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  • Bristol transport strategy .: September 26, 2018
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Author Topic: Bristol Transport Strategy Consultation / Launch Event 26/09/2018.  (Read 764 times)
Western Pathfinder
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« on: September 22, 2018, 02:34:54 pm »

To be held at Bristol city hall (the council house !) this coming Wednesday at 18:00hrs that's 6pm in the evening .
And I'm sorry for the short notice only just found it myself.
Here we go
https://www.eventbrite.co.uk/e/bristol-transport-strategy-consultation-launch-event-tickets-49095971372
Looks interesting I'm going along to have a nose about.
« Last Edit: September 22, 2018, 02:44:32 pm by Western Pathfinder » Logged
johnneyw
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« Reply #1 on: September 22, 2018, 04:11:36 pm »

What a pity that it's just for that evening. I would have liked to have had a look at that but will be in the Peak District then. Surely just a bit more time for people to attend would not be unreasonable?
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grahame
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« Reply #2 on: September 22, 2018, 04:29:44 pm »

What a pity that it's just for that evening. I would have liked to have had a look at that but will be in the Peak District then. Surely just a bit more time for people to attend would not be unreasonable?

I think it's been publicised for about a month. "It was on display in the bottom of a locked filing cabinet stuck in a disused lavatory with a sign on the door saying 'Beware of the Leopard'". - Douglas Adams

Yes, we have only just added it to the forum calendar ... any member can add and please do!
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Western Pathfinder
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« Reply #3 on: September 22, 2018, 07:09:15 pm »

Along with the start date of the works to reopen the line to PortZ.
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grahame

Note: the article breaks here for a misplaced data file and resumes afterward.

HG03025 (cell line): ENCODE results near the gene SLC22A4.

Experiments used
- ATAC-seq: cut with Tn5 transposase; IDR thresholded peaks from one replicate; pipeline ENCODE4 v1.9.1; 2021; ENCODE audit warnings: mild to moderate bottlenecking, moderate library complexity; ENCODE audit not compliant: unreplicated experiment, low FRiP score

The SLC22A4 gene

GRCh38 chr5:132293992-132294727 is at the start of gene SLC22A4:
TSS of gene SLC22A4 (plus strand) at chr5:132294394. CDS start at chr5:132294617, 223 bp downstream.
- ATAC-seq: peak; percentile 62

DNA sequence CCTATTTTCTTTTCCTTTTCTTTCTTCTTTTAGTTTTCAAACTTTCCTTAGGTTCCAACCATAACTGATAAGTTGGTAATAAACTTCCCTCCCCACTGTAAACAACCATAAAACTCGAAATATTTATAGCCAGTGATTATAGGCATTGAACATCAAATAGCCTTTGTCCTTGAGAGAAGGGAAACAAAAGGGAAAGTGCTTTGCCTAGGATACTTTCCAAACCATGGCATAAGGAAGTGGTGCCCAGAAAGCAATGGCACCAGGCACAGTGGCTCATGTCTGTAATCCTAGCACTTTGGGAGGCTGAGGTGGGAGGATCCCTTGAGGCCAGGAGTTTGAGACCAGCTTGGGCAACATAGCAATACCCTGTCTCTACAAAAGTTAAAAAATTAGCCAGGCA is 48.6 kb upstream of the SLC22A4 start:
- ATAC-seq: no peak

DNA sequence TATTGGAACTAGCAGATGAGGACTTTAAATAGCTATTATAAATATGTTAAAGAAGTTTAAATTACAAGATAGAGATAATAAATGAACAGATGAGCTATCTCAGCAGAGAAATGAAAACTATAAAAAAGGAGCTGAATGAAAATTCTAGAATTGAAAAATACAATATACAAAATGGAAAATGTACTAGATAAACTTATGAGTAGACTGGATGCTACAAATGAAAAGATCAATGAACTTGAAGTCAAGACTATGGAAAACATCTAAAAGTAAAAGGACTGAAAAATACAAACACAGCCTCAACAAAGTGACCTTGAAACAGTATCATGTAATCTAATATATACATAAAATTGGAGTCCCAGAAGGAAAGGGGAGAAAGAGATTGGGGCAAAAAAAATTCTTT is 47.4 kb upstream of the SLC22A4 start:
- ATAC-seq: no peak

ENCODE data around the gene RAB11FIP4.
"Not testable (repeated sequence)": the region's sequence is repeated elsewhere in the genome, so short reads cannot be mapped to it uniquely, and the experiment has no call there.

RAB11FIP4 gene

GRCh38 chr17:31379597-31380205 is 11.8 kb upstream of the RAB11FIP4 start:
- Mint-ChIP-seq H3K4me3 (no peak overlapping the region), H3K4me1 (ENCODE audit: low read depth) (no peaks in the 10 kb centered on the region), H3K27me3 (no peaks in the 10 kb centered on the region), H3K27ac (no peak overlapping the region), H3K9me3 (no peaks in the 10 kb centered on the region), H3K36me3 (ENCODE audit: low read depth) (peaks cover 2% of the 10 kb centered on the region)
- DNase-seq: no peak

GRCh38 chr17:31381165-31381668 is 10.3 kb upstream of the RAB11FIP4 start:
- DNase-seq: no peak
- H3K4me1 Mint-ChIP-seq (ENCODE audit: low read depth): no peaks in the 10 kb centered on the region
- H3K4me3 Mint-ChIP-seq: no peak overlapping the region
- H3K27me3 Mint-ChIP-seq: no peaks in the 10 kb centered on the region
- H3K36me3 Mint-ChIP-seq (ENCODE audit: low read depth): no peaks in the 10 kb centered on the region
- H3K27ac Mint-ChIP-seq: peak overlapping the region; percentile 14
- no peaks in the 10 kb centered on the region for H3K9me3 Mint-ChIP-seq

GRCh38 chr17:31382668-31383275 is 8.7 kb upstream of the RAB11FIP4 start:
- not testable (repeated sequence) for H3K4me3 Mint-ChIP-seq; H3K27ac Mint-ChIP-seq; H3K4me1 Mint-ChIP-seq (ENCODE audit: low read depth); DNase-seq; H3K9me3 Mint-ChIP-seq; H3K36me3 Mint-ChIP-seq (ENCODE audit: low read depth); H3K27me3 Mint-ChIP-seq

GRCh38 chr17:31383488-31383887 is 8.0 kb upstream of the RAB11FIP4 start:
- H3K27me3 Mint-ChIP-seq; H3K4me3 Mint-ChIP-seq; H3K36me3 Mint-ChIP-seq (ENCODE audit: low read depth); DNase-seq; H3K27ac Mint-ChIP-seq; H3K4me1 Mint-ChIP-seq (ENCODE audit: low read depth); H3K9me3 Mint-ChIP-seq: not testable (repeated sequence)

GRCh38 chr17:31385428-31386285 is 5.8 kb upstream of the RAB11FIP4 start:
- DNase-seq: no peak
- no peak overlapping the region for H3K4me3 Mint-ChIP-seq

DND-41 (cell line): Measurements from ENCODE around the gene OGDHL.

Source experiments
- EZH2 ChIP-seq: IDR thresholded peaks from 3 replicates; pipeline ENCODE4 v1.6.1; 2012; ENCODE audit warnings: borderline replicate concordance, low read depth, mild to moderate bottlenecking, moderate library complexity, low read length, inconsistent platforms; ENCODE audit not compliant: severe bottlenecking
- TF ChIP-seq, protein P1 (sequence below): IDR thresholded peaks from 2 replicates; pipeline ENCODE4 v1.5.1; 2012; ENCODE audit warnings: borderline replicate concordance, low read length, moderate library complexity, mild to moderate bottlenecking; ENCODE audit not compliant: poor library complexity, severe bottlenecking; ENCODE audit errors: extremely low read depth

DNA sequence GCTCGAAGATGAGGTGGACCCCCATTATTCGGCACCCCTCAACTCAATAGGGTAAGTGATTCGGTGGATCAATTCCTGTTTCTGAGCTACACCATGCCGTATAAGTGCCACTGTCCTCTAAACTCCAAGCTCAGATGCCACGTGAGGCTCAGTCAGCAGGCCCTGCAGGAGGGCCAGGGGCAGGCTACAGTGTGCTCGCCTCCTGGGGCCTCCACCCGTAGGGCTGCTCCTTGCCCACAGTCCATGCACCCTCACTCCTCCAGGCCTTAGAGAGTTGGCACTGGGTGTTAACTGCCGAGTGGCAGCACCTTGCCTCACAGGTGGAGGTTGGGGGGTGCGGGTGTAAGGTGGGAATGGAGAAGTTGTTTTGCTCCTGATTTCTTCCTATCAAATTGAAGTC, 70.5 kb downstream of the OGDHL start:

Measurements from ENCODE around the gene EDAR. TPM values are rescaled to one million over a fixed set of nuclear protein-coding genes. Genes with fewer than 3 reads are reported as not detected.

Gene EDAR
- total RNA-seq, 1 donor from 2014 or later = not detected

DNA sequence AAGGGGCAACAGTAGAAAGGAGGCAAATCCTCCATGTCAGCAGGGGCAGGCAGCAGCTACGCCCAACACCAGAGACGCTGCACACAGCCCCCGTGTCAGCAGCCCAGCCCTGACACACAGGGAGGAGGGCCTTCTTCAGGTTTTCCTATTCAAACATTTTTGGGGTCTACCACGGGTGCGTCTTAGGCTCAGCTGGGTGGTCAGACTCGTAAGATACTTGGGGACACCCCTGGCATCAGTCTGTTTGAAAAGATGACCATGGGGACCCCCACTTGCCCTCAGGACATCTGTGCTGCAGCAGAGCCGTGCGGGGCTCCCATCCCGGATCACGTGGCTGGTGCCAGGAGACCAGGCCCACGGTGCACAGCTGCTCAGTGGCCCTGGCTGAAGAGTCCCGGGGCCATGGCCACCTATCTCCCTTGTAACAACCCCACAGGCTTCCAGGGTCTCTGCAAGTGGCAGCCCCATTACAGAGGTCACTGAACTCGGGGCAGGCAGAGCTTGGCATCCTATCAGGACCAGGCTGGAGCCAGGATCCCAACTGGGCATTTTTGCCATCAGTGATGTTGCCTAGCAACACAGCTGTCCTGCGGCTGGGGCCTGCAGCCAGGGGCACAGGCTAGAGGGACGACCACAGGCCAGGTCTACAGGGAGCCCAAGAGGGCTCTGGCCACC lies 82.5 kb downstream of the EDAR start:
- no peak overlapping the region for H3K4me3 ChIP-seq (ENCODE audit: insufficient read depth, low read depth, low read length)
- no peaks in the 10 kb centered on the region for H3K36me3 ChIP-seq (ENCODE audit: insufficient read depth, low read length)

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« Reply #4 on: September 22, 2018, 07:11:57 pm »

From the link posted above

Quote
DESCRIPTION

We all need to get from A to B. Transport plays a big part in our daily lives. The draft Bristol Transport Strategy sets out our vision and ambition for transport in the city up to 2036. We will be launching the consultation on the draft strategy on Wednesday 26th September at 6pm in City Hall, College Green, Bristol.

We would like to share the draft content of the Bristol Transport Strategy by inviting you, our citizens and stakeholders, along to the consultation launch and for you to take part in discussions with officers, Council Members and stakeholders who have been involved in writing the Strategy.

We want to hear your views on the issues you face when travelling around Bristol and your ideas to help us tackle congestion and improve accessibility for all our citizens and visitors. We want to hear if you think the draft Bristol Transport Strategy covers these issues and sets out solutions to help us all move around Bristol efficiently, safely and reliably.

Refreshments will be available from 5.30pm and the event will finish at 7.30pm.
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martyjon
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« Reply #5 on: September 22, 2018, 08:47:27 pm »

What a pity that it's just for that evening. I would have liked to have had a look at that but will be in the Peak District then. Surely just a bit more time for people to attend would not be unreasonable?
I think it's been publicised for about a month. "It was on display in the bottom of a locked filing cabinet stuck in a disused lavatory with a sign on the door saying 'Beware of the Leopard'". - Douglas Adams
Yes, we have only just added it to the forum calendar ... any member can add and please do!

I'll try to attend and I presume DR, well known to Grahame will too, I'll try and contact him in the meantime.
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« Reply #6 on: September 22, 2018, 10:45:38 pm »

I shall be confined to Devon that day, with a raft of appointments of a potentially painful type, so shan't be able to get there. I hope it isn't just more of the highly successful MetroBust. Or, for that matter, consultation of the "Here's what we are going to do, please tell us why you agree with it" ilk.
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« Reply #7 on: September 23, 2018, 07:33:33 am »

I shall be confined to Devon that day, with a raft of appointments of a potentially painful type ...

Hope that day goes well for you.  You'll be welcome to join us in spirit in Bristol, and I expect we'll report back.
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« Reply #8 on: September 25, 2018, 02:48:44 pm »

Are going to the launch tomorrow of something that's already been launched?

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Red Squirrel
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« Reply #9 on: September 25, 2018, 03:06:08 pm »

Who knows? Maybe:

https://www.bristol247.com/news-and-features/news/bristol-could-become-the-laughing-stock-of-democracy/

I can't attend, sadly.
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grahame
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« Reply #10 on: September 27, 2018, 08:31:01 am »

I shall be confined to Devon that day, with a raft of appointments of a potentially painful type ...

Hope that day goes well for you.  You'll be welcome to join us in spirit in Bristol, and I expect we'll report back.

Good to catch up with a handful of members - and some other contacts too - ask night.